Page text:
14. Justman, Moshe & Thisse, Jacques-Francois, 1997. "Implications of the mobility of skilled labor for local public funding of higher education," Economics Letters, Elsevier, vol. 55(3), pages 409-412, September.
    15. Michel Beine & Frederic Docquier & Hillel Rapoport, 2006. "Measuring International Skilled Migration: New Estimates Controlling for Age of Entry," CReAM Discussion Paper Series 0613, Centre for Research and Analysis of Migration (CReAM), Department of Economics, University College London.
    16. Bhagwati, Jagdish & Dellalfar, William, 1973. "The brain drain and income taxation," World Development, Elsevier, vol. 1(1-2), pages 94-101, February.
    17. Beine, Michel & Docquier, Frederic & Rapoport, Hillel, 2001. "Brain drain and economic growth: theory and evidence," Journal of Development Economics, Elsevier, vol. 64(1), pages 275-289, February.
    18. Commander, Simon & Kangasniemi, Mari & Winters, L. Alan, 2003. "The Brain Drain: Curse or Boon?," IZA Discussion Papers 809, Institute for the Study of Labor (IZA).
    19. Hartmut Egger & Josef Falkinger & Volker Grossmann, 2012. "Brain Drain, Fiscal Competition, and Public Education Expenditure," Review of International Economics, Wiley Blackwell, vol. 20(1), pages 81-94, February.
    20. Costas Azariadis & Allan Drazen, 1990. "Threshold Externalities in Economic Development," The Quarterly Journal of Economics, Oxford University Press, vol. 105(2), pages 501-526.
    21. Mendolicchio, Concetta & Paolini, Dimitri & Pietra, Tito, 2009. "Income tax, subsidies to education, and investments in human capital in a two-sector economy," MPRA Paper 14772, University Library of Munich, Germany.
    22. Daron Acemoglu, 1996. "A Microfoundation for Social Increasing Returns in Human Capital Accumulation," The Quarterly Journal of Economics, Oxford University Press, vol. 111(3), pages 779-804.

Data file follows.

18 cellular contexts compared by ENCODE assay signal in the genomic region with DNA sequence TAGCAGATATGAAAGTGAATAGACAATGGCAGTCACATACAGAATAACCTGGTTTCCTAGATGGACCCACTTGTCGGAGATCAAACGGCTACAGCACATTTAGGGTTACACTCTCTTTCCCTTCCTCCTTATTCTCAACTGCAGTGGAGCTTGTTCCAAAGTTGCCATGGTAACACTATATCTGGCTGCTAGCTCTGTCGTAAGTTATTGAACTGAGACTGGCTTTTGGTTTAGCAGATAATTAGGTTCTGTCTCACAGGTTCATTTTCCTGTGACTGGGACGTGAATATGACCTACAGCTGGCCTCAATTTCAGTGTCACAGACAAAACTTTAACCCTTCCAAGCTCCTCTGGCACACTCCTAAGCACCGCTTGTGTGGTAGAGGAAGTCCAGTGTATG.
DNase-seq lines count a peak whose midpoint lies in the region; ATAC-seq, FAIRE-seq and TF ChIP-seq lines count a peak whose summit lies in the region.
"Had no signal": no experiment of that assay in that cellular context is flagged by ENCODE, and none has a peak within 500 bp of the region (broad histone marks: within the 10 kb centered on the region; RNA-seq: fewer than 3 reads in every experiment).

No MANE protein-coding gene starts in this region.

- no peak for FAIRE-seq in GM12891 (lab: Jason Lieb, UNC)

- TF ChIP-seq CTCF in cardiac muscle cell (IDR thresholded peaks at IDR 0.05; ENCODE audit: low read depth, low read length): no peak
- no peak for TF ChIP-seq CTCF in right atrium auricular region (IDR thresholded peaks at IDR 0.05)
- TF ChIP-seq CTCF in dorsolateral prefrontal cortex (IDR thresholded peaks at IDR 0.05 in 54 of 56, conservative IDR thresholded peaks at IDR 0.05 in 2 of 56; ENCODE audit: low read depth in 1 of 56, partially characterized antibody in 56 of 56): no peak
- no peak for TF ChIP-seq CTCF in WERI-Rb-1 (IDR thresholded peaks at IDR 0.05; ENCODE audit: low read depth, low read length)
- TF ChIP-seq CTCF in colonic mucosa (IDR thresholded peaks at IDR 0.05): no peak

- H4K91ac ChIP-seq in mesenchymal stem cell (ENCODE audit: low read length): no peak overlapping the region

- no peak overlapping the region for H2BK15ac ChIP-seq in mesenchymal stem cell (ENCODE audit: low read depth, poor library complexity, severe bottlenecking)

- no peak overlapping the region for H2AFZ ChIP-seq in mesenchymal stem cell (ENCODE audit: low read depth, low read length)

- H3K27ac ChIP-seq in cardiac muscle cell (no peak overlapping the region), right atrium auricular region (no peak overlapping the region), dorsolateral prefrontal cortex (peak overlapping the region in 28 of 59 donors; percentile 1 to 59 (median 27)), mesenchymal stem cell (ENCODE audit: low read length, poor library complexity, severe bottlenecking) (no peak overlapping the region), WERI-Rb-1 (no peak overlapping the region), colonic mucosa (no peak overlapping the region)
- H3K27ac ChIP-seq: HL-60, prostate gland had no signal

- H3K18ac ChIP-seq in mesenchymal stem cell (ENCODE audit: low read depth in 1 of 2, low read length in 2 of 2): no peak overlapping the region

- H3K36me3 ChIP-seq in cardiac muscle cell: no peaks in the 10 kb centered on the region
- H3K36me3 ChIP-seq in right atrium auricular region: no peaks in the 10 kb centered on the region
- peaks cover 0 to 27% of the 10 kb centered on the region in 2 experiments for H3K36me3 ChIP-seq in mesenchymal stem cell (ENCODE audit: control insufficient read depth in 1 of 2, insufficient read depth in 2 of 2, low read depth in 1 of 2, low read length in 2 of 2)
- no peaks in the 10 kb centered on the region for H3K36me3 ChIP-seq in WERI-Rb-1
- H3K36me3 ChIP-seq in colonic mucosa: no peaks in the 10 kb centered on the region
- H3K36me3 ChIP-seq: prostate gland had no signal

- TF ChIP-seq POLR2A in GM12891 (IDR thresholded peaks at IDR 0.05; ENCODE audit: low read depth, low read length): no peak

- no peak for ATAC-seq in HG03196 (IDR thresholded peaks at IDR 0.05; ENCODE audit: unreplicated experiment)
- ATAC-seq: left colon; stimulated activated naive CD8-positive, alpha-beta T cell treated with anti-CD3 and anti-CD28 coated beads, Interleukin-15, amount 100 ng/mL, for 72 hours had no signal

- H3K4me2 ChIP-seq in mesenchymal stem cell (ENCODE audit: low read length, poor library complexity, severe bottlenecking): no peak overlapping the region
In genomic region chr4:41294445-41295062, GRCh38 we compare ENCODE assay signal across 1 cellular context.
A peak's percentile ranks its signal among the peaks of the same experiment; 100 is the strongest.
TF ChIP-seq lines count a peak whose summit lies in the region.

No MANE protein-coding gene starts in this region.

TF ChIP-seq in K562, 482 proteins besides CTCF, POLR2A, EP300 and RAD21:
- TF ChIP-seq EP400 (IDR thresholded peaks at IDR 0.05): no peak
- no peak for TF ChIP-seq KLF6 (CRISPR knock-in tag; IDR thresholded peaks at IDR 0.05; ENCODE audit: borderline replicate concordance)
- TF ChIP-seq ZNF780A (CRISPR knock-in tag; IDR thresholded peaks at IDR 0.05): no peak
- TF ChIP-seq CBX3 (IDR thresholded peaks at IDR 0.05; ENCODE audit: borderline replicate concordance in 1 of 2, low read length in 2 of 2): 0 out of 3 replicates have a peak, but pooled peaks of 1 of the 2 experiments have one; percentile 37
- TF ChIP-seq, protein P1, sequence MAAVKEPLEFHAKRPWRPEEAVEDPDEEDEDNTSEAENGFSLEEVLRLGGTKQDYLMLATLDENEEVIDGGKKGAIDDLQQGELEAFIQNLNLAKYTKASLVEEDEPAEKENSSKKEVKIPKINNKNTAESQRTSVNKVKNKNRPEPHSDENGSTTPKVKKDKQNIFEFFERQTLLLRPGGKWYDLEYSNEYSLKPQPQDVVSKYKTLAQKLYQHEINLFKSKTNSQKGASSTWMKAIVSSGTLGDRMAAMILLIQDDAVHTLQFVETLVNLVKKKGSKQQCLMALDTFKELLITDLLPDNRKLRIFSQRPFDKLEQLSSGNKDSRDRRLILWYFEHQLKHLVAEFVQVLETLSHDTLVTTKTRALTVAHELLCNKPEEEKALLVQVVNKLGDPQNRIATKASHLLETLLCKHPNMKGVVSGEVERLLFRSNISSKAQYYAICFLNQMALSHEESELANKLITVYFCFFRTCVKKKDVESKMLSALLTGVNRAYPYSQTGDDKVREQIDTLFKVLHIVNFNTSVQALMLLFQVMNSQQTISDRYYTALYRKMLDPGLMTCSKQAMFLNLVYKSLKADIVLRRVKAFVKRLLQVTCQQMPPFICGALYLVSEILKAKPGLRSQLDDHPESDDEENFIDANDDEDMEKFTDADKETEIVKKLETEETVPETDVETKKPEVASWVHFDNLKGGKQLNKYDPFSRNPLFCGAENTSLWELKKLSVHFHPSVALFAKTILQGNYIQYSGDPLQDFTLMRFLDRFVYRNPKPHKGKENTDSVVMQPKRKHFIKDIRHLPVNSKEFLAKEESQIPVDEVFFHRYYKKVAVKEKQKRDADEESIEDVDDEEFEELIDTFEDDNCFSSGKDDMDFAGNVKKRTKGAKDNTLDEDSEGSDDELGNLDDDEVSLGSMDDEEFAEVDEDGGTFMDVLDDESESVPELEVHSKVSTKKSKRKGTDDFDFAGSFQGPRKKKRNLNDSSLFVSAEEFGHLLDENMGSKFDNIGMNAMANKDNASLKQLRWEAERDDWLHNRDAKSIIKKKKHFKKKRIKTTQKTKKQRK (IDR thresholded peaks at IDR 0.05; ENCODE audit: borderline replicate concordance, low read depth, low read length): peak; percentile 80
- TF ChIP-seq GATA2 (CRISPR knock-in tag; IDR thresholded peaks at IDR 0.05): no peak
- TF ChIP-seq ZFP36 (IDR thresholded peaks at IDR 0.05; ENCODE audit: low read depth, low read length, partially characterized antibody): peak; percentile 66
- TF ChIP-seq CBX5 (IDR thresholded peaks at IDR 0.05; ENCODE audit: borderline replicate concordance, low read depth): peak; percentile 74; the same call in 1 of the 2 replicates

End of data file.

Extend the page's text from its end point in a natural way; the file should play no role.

23. Lucas, Robert Jr., 1988. "On the mechanics of economic development," Journal of Monetary Economics, Elsevier, vol. 22(1), pages 3-42, July.
    Full references (including those not matched with items on IDEAS)

    More about this item

    Keywords

    economic growth; environment; future studies; politics; population; technology; Utopia;

    JEL classification:

    • O1 - Economic Development, Innovation, Technological Change, and Growth - - Economic Development
    • Q5 - Agricultural and Natural Resource Economics; Environmental and Ecological Economics - - Environmental Economics
    • F01 - International Economics - - General - - - Global Outlook

    Statistics

    Access and download statistics

    Corrections

    All material on this site has been provided by the respective publishers and authors. You can help correct errors and omissions. When requesting a correction, please mention this item's handle: RePEc:pra:mprapa:19644. See general information about how to correct material in RePEc.

    For technical questions regarding this item, or to correct its authors, title, abstract, bibliographic or download information, contact: (Joachim Winter). General contact details of provider: http://edirc.repec.org/data/vfmunde.html .

    If you have authored this item and are not yet registered with RePEc, we encourage you to do it here. This allows to link your profile to this item. It also allows you to accept potential citations to this item that we are uncertain about.

    We have no references for this item. You can help adding them by using this form .

    If you know of missing items citing this one, you can help us creating those links by adding the relevant references in the same way as above, for each refering item. If you are a registered author of this item, you may also want to check the "citations" tab in your RePEc Author Service profile, as there may be some citations waiting for confirmation.

    Please note that corrections may take a couple of weeks to filter through the various RePEc services.

    IDEAS is a RePEc service hosted by the Research Division of the Federal Reserve Bank of St. Louis . RePEc uses bibliographic data supplied by the respective publishers.